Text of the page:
Digest: Maryland grad Toliver named WNBA Player of Week

Navy rallies past George Mason in women's soccer, 3-2

August 28, 2012|Sports Digest

Et cetera

Maryland grad Toliver named WNBA Player of Week

Los Angeles Sparks guard Kristi Toliver (Maryland) was named the WNBA's Western Conference Player of the Week, the first weekly award of her four-year pro career. In leading the Sparks to a 3-0 mark on the week and back into second place in the West, Toliver ranked first in the conference in scoring (25.3 points per game), second in 3-point field-goal percentage (.619 on 13-for-21 shooting ) and tied for second in steals.

Women's college soccer: Junior forward Ashlynn Soellner scored in the 90th minute to lift host Navy (3-1) to a come-from-behind 3-2 win over George Mason (2-2). Mids sophomore forward Morgan Dankanich evened the contest with her second goal of the night in the 81st minute. Also, Navy junior forward Paloma Perez was named Patriot League Offensive Player of the Week for the third time in her career, sophomore defender Julie Schumacher was the Defensive Player of the Week and freshman midfielder Kaylie Davidson was selected as the Rookie of the Week. ... UMBC (0-3-1) lost, 1-0, to visiting Drexel (3-1) in a nonconference game. The Retrievers surrendered the lone goal of the contest with 24:46 left to play. The Dragons outshot UMBC 21-2. ... Penn State senior midfielder Christine Nairn (Archbishop Spalding) was named Big Ten Conference women's soccer Offensive Player of the Week. Nairn scored three goals last weekend, including the game-tying goal against No. 1 Stanford. She additionally had two goals and an assist in the Nittany Lions' win over Central Michigan. With five goals this season, Nairn has already eclipsed last season's total.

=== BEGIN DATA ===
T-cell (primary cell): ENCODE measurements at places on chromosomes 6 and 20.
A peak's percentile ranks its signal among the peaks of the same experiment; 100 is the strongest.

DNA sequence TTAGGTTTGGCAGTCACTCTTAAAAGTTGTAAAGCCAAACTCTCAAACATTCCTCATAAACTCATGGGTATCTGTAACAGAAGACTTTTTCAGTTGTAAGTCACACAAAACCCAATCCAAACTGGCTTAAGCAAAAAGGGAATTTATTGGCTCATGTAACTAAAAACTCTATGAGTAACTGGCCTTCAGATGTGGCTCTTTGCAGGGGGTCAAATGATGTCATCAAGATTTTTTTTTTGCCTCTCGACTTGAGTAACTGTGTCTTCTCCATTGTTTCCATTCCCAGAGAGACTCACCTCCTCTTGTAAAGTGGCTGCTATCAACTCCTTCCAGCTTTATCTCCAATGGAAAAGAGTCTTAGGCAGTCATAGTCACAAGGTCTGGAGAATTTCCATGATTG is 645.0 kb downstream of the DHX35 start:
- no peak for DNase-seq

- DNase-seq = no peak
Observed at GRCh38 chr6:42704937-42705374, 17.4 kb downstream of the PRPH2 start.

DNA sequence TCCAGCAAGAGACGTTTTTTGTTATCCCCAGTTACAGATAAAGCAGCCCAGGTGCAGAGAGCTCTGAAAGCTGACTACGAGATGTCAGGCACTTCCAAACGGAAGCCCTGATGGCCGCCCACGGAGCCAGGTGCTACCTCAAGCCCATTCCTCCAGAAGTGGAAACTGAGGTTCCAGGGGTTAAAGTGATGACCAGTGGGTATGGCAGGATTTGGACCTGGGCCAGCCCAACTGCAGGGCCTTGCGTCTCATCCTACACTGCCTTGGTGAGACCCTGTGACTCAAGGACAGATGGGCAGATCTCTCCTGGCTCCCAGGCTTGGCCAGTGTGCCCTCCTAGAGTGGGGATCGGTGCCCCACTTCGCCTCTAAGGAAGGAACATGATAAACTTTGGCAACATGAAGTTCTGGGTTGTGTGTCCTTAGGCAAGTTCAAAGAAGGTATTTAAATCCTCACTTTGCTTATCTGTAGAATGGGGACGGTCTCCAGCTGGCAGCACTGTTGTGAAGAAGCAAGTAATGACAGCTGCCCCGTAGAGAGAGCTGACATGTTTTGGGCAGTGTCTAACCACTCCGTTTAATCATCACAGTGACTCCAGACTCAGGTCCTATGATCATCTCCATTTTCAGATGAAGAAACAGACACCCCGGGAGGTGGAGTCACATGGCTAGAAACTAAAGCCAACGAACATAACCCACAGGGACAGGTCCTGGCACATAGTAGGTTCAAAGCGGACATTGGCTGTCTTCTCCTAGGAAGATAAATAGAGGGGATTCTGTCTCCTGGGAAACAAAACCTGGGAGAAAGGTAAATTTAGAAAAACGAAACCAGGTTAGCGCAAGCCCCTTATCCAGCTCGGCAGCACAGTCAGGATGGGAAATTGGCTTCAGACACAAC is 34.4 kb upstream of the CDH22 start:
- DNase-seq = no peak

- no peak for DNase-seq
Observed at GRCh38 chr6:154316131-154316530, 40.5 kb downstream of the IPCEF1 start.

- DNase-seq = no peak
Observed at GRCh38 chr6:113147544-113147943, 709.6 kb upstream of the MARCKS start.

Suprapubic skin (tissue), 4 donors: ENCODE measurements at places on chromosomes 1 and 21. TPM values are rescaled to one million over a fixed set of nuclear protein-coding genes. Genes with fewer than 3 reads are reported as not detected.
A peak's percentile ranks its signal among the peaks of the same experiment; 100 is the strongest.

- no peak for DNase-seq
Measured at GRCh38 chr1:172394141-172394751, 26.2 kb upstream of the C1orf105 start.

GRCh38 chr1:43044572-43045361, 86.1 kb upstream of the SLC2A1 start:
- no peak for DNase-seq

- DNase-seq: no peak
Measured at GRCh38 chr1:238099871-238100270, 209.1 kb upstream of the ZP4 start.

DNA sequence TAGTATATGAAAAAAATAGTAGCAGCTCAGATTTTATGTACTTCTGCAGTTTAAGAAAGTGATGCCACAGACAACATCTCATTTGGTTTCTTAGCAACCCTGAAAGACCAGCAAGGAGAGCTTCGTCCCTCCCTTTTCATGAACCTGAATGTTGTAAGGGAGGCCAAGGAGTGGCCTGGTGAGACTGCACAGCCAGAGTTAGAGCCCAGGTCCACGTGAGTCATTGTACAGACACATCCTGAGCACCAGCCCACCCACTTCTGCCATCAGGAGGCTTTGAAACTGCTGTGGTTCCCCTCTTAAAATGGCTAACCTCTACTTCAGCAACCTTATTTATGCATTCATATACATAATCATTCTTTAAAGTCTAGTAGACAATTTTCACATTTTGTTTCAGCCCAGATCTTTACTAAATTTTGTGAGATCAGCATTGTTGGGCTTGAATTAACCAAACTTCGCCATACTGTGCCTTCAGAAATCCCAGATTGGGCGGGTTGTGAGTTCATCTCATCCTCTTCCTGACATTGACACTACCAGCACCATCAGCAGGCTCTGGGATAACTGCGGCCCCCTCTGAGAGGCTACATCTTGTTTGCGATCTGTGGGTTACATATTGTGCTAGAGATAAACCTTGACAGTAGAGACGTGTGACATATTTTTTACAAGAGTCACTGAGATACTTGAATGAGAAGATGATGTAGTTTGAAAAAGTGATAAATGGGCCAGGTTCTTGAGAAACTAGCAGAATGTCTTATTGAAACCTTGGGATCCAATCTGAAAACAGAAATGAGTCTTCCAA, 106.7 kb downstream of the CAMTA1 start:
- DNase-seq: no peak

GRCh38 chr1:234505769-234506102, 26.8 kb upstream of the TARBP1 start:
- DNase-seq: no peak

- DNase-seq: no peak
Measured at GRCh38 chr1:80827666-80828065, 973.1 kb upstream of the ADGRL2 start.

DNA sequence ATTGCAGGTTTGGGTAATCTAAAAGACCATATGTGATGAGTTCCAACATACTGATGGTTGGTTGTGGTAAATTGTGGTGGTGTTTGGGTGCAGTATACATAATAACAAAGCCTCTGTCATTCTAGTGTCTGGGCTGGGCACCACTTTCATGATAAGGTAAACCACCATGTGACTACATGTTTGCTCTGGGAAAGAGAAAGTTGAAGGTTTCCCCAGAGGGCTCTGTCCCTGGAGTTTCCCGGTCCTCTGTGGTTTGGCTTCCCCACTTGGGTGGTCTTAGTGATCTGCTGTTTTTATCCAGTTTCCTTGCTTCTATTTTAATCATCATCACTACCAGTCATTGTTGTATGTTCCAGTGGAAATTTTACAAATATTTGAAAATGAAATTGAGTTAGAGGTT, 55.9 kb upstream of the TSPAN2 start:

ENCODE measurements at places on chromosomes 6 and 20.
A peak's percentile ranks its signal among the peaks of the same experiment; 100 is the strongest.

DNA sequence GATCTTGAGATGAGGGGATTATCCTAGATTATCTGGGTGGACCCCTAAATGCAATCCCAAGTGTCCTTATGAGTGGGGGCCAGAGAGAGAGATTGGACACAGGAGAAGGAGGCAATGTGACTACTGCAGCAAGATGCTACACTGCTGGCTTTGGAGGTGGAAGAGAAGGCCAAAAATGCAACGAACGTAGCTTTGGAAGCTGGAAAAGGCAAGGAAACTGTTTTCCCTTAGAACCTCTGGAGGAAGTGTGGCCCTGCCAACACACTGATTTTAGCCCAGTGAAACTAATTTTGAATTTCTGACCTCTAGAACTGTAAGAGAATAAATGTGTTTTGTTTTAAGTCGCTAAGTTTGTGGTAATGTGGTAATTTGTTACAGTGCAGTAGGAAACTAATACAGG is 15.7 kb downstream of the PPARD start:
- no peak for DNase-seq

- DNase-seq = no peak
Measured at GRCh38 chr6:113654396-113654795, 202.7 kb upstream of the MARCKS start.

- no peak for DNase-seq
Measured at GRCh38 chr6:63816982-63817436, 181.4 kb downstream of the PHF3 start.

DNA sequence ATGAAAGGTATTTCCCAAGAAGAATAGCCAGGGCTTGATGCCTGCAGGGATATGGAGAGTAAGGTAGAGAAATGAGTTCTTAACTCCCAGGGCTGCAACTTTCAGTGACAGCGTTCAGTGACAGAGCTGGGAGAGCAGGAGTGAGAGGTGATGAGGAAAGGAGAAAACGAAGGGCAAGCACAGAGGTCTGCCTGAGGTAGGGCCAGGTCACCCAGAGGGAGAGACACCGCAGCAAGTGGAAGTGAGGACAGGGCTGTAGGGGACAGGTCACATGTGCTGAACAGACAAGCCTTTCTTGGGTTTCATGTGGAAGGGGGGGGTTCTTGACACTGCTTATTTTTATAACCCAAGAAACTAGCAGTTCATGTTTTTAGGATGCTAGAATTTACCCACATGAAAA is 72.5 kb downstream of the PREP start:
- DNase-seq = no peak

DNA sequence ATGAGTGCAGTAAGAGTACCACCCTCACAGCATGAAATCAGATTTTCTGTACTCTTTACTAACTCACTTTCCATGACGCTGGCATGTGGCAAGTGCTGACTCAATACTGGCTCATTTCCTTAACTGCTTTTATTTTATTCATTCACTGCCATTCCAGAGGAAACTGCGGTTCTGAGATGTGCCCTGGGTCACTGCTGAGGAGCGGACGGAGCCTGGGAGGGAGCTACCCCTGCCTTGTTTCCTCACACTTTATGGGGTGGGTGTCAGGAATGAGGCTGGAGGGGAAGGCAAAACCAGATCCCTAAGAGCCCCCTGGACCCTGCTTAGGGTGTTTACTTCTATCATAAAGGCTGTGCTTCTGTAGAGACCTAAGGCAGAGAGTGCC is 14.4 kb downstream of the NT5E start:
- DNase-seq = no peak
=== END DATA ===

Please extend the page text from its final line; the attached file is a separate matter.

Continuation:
Men's college soccer: Loyola junior goalkeeper Thurman Van Riper was named Metro Atlantic Athletic Conference Defensive Player of the Week. Van Riper played all 110 minutes in the Greyhounds' season-opening 0-0 tie at Saint Francis (Pa.) on Saturday and stopped three shots for his first career shutout.

Women's college volleyball: UMES sophomore outside hitter Saitaua Iosia was chosen as the Mid-Eastern Athletic Conference Player of the Week for the fourth time in her career. Iosia led the Hawks to a trio of match victories over the weekend, helping UMES win the SFC Terrier Invitational. UMES defeated NJIT, tournament host St. Francis (N.Y.) and Radford in Brooklyn Heights, N.Y., to start the season at 3-0.

From Sun staff and news services

Redskins: After first being told he would be released, Washington cornerback Kevin Barnes (Maryland) learned he instead would be traded to the Detroit Lions. A person with knowledge of the situation confirmed that the Redskins were cutting Barnes. But another said the team later was able to work out the trade. It wasn't immediately clear what the Redskins would receive in return. Barnes, who served as the team's third cornerback last season, recording 26 tackles, two interceptions and four pass breakups in 15 games, was competing for the same role this season. But he apparently lost that position battle to seven-year veteran Cedric Griffin, who signed as a free agent during the offseason. Barnes served as the Redskins' nickel back last season, but this year, coaches switched him to an outside corner position because they believed his height better suited him to play there rather than against slot receivers. Selected in the third round of the 2009 draft, Barnes played in 29 games for the Redskins, starting three of them. He recorded a total of 45 tackles, three interceptions and nine pass breakups. Barnes' release ranked among the most significant cuts the Redskins made Monday as they got down from 90 players to 75 by the league's 4 p.m. deadline. Also, the team released kicker Neil Rackers, receiver Sam Kirkland and running backs Lennon Creer and Antwon Bailey, according to sources and reports. The team reached injury settlements with cornerback Morgan Trent and receiver Lance Lewis, who have been hurt for the most of the preseason.

Mike Jones, The Washington Post

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